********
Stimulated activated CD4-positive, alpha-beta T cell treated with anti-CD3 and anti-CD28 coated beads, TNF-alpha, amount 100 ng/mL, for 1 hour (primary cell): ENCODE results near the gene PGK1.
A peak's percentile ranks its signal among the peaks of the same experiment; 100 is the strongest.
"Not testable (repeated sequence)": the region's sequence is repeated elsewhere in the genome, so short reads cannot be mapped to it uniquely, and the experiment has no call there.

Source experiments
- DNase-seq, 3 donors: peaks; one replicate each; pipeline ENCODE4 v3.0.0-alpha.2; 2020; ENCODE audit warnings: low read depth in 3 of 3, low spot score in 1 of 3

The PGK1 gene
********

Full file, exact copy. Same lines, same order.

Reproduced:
Stimulated activated CD4-positive, alpha-beta T cell treated with anti-CD3 and anti-CD28 coated beads, TNF-alpha, amount 100 ng/mL, for 1 hour (primary cell): ENCODE results near the gene PGK1.
A peak's percentile ranks its signal among the peaks of the same experiment; 100 is the strongest.
"Not testable (repeated sequence)": the region's sequence is repeated elsewhere in the genome, so short reads cannot be mapped to it uniquely, and the experiment has no call there.

Source experiments
- DNase-seq, 3 donors: peaks; one replicate each; pipeline ENCODE4 v3.0.0-alpha.2; 2020; ENCODE audit warnings: low read depth in 3 of 3, low spot score in 1 of 3

The PGK1 gene